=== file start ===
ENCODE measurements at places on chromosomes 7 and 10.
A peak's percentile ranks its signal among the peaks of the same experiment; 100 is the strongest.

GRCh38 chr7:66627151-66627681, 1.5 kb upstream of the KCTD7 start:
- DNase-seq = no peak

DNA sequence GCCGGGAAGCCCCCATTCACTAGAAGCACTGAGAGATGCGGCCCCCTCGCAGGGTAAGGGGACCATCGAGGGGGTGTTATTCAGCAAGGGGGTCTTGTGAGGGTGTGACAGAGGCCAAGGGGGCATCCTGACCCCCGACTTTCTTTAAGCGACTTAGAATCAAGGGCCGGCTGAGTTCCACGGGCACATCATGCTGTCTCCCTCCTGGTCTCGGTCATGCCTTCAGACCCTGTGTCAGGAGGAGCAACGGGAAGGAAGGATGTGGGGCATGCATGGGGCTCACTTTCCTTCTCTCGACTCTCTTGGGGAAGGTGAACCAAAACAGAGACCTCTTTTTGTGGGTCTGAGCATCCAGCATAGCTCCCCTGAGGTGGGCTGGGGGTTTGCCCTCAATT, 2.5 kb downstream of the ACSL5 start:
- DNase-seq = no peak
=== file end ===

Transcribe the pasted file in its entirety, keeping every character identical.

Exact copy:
ENCODE measurements at places on chromosomes 7 and 10.
A peak's percentile ranks its signal among the peaks of the same experiment; 100 is the strongest.

GRCh38 chr7:66627151-66627681, 1.5 kb upstream of the KCTD7 start:
- DNase-seq = no peak

DNA sequence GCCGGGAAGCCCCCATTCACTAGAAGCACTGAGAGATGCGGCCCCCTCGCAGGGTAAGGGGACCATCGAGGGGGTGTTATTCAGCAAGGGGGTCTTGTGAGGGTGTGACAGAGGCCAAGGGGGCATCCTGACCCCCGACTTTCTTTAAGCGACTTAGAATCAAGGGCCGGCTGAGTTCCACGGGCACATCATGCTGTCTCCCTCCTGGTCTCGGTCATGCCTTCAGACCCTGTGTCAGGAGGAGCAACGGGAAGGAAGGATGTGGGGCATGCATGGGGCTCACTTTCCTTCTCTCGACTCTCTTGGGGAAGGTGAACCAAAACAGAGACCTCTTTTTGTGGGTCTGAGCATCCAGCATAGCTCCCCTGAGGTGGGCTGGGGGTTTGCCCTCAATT, 2.5 kb downstream of the ACSL5 start:
- DNase-seq = no peak